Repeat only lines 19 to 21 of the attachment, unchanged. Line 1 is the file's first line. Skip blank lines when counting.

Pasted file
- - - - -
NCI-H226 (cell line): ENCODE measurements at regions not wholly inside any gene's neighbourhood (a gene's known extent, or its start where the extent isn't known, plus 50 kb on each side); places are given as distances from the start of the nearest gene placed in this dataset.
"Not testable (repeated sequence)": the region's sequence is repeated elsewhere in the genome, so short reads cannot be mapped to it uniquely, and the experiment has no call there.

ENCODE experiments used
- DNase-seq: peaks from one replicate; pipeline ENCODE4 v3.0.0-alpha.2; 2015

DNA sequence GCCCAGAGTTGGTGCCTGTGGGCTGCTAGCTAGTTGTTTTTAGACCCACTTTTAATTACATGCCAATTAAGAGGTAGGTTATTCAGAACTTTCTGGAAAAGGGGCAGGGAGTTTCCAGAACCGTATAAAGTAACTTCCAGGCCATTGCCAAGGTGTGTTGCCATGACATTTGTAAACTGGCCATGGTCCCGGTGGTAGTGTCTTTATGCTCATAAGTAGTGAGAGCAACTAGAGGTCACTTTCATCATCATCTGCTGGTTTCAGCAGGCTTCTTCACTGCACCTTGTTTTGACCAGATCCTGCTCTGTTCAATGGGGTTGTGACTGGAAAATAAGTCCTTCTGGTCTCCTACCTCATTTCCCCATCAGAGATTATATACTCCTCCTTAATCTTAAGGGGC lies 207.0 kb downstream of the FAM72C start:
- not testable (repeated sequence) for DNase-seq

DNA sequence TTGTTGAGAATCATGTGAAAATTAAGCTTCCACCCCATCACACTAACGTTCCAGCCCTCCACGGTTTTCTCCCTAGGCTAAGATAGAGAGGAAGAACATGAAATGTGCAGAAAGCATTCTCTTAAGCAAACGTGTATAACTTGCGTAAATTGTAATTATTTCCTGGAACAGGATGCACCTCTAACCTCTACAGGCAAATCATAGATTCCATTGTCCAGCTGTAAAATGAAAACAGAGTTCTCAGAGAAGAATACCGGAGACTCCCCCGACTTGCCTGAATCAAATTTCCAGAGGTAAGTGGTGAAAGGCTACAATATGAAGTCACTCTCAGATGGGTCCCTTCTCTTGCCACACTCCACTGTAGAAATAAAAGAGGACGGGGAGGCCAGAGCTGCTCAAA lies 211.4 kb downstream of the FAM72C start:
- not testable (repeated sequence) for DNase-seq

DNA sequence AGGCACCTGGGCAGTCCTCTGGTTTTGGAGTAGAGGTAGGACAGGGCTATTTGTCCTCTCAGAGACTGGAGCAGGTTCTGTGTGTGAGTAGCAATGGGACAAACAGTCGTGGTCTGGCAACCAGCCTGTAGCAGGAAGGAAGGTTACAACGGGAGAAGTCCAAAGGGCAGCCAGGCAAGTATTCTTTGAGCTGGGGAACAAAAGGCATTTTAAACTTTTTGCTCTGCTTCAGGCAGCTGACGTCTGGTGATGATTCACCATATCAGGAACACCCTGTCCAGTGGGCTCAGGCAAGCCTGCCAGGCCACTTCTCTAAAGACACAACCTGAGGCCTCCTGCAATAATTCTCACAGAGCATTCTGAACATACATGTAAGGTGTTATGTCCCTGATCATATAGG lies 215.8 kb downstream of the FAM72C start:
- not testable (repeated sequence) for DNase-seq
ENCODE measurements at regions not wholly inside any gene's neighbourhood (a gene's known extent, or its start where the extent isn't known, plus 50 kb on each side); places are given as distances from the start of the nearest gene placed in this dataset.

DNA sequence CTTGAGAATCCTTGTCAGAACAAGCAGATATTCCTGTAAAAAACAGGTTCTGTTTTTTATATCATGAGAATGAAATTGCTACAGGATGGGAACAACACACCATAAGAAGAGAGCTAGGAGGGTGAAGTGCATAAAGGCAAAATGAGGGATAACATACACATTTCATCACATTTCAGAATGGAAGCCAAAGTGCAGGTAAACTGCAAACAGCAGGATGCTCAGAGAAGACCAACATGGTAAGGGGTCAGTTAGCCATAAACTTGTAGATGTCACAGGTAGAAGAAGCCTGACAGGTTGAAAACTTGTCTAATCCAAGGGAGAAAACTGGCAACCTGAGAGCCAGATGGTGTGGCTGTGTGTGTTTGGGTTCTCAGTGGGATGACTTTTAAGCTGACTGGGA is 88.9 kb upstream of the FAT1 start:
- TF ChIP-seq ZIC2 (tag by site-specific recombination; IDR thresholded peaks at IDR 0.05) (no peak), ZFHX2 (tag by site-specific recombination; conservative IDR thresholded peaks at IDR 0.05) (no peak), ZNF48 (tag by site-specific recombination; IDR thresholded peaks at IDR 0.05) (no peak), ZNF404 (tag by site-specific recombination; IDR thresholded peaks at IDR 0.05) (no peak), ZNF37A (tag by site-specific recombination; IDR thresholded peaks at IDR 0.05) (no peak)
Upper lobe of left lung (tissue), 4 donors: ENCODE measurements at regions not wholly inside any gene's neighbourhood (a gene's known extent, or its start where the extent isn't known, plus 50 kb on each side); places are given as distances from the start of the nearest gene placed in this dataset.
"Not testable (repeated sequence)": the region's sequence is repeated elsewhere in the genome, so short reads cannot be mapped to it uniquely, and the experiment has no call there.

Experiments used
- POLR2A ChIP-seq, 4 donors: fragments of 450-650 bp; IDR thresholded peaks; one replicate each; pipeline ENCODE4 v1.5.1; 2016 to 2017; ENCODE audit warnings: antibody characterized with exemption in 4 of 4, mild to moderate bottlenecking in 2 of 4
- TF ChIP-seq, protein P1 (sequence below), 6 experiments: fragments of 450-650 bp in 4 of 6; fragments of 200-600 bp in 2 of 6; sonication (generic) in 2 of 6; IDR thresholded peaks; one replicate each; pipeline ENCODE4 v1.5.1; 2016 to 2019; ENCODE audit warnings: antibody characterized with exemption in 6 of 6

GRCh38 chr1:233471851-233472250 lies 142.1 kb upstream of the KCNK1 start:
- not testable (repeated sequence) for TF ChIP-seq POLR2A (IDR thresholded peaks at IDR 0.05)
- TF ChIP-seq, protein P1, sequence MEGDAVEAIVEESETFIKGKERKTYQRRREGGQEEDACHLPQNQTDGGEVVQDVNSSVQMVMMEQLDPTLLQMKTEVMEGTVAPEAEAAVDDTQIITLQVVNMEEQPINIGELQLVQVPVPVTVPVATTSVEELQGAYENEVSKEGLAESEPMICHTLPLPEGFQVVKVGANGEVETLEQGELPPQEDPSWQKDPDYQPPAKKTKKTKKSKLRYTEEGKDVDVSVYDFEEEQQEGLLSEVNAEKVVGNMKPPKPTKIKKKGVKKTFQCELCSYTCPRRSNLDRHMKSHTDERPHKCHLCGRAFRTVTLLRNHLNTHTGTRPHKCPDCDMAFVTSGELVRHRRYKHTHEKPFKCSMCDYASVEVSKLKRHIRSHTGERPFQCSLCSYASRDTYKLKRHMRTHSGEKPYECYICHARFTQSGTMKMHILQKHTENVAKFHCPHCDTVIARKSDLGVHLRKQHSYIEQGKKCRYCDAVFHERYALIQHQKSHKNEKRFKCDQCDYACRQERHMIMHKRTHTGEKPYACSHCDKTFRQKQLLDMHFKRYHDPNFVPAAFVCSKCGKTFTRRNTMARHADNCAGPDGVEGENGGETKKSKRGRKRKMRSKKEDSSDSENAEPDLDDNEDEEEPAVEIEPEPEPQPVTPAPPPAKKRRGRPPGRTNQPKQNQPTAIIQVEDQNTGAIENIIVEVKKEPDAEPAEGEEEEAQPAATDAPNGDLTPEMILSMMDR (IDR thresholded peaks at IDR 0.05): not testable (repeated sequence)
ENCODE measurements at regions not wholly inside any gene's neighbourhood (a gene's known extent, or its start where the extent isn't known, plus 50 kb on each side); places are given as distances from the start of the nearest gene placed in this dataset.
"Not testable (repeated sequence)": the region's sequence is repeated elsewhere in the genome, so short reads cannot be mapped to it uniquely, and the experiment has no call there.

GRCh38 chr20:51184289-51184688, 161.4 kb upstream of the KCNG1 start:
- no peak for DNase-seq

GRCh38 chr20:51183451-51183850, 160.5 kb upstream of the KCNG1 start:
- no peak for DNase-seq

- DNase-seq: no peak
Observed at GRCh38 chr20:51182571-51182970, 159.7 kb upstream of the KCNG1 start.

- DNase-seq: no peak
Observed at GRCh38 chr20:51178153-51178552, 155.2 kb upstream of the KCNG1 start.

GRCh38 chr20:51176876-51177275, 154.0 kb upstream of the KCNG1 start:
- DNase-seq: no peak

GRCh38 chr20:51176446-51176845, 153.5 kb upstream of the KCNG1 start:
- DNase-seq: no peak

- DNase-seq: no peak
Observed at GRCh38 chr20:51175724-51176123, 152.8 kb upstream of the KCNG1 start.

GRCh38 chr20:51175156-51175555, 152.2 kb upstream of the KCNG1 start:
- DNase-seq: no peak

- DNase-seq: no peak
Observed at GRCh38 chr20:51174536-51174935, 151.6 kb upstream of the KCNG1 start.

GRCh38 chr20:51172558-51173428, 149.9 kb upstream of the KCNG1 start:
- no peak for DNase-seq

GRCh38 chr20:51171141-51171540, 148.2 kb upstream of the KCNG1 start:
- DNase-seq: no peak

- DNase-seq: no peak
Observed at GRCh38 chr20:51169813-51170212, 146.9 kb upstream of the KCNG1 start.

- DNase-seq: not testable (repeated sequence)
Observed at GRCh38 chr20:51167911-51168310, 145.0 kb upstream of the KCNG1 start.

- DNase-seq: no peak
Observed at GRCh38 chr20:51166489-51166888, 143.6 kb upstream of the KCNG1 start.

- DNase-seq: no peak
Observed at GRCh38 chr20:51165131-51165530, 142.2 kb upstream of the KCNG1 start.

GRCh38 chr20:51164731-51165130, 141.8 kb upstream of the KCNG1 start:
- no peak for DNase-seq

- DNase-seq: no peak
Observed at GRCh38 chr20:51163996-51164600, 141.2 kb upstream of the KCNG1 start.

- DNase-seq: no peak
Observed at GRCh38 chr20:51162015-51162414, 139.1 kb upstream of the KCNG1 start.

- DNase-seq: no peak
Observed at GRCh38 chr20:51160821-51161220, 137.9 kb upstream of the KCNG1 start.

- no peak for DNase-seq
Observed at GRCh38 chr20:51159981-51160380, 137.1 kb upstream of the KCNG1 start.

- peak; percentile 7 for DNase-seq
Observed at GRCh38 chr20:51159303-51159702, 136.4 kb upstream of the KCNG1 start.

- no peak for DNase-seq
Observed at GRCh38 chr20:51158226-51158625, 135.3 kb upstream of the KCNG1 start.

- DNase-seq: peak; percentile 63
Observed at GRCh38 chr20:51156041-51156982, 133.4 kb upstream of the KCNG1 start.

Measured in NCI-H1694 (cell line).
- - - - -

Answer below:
GRCh38 chr1:233471851-233472250 lies 142.1 kb upstream of the KCNK1 start:
- not testable (repeated sequence) for TF ChIP-seq POLR2A (IDR thresholded peaks at IDR 0.05)
- TF ChIP-seq, protein P1, sequence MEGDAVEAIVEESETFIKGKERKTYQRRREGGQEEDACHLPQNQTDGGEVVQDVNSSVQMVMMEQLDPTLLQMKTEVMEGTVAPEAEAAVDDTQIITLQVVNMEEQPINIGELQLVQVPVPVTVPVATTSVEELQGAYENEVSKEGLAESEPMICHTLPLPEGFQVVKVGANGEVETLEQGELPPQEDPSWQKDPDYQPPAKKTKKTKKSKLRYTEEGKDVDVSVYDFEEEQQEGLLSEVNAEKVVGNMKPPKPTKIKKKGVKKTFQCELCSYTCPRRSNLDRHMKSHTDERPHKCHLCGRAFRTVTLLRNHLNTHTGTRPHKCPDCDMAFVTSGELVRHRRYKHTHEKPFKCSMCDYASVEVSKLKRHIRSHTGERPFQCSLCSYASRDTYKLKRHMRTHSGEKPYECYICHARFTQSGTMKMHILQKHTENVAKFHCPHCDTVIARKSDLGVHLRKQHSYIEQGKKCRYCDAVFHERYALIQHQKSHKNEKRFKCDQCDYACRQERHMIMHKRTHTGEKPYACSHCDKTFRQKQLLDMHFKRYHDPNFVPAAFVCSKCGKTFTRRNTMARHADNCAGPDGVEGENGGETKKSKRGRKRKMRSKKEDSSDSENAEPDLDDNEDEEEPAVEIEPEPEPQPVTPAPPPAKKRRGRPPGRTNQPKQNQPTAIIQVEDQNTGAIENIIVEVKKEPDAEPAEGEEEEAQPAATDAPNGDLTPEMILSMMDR (IDR thresholded peaks at IDR 0.05): not testable (repeated sequence)